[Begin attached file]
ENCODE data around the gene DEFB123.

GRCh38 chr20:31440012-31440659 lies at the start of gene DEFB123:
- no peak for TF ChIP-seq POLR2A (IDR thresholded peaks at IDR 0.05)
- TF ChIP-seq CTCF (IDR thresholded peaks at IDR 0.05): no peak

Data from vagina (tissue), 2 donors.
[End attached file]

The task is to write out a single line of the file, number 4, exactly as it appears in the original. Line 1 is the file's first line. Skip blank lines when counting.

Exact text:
- TF ChIP-seq CTCF (IDR thresholded peaks at IDR 0.05): no peak